Some are less eager than others to see such tape regularly. News director Lee Roderick says KSL-Channel 5 doesn't solicit tape from amateurs and rarely gets it. He worries about fraud and about the possibility that tape might be offered by someone with an axe to grind. In contrast, "Our photographers are trained as journalists to report accurately and fairly," Roderick says. "Unsolicited tapes may just serve someone's pet interest."

Ken Connaughton, executive producer at KTVX-Channel 4, doesn't worry much about fakery, saying it would be quickly exposed. Connaughton says that whenever the station can't be at the scene of a breaking event like a fire or flood, it sets out to learn if anyone at the scene got videotape or even still photos.

- "WE'LL SEE A LOT MORE amateur film when people use camcorders as automatically as they now use still cameras," Connaughton says. "It used to be that they were just toys."

Similarly, Bryan Shiffer, assignments editor at KUTV-Channel 2, says the station has used amateur tape of a number of events, especially those in remote locations - a flood in Rock Springs, a chemical plant blast in Nevada - and sees no dangers "as long as we're not taking interviews or features but rather calamities, fires, accidents, things that would be pretty obvious at least to experts or consultants if it had been staged."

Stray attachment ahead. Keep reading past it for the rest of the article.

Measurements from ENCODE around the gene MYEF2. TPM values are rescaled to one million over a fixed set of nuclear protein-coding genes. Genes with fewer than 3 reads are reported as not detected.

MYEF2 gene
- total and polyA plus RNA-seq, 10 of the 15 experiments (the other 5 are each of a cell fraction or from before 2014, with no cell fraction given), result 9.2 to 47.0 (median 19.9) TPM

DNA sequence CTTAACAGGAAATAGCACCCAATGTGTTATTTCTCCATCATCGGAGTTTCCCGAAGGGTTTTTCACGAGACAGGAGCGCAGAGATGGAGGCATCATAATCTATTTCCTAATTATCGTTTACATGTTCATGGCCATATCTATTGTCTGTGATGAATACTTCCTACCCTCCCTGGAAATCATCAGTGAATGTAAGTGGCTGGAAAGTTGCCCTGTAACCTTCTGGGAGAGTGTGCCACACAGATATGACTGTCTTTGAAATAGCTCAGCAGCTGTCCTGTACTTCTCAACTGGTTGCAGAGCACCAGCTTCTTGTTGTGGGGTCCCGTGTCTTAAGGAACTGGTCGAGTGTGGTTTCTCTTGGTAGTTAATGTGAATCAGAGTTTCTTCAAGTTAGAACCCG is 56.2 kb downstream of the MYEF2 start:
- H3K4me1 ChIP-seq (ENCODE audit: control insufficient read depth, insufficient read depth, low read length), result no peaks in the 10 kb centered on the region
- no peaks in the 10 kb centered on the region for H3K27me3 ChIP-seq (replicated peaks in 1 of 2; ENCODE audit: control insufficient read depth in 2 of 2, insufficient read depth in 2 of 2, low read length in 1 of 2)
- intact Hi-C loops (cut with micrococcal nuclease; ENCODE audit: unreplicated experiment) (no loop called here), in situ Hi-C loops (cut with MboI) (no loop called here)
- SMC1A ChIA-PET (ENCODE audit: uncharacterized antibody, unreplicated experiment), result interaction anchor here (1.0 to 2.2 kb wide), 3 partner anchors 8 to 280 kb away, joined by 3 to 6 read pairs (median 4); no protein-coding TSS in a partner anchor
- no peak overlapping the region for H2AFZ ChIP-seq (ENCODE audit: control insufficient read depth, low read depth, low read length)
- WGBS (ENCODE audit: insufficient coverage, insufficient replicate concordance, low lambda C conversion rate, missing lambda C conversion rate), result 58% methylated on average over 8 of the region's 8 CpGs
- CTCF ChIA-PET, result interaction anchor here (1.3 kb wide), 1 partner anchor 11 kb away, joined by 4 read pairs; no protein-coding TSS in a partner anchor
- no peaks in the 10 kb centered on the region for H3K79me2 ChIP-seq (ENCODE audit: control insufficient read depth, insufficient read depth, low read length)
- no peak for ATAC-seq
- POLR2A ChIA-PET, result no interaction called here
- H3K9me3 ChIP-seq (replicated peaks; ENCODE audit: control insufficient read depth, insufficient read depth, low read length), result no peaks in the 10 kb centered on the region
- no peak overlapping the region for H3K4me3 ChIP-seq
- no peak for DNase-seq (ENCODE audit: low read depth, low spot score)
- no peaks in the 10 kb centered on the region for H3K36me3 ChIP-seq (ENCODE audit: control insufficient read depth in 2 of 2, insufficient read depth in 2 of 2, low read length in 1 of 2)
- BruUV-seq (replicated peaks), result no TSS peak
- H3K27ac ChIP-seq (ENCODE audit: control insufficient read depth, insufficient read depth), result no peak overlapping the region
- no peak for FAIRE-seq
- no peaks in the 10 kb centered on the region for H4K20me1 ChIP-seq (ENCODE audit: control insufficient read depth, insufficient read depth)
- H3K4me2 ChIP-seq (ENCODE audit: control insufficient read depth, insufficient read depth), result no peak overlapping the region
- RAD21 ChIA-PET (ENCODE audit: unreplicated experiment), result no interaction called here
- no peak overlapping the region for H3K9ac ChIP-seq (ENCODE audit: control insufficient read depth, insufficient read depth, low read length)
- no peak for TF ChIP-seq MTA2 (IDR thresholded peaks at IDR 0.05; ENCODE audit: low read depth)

The station used VHS tape of an avalanche between Snowbird and Alta resorts that trapped a group of dentists skiing. One skier had a camcorder in his backpack.

Shiffer sees the camcorder not as a fad but as a communications upheaval. So did Ted Koppel in an ABC special last year called "Revolution in a Box." The year before 71/2 million camcorders were sold, the typical unit weighing two pounds, small enough to go almost anywhere and inexpensive to operate.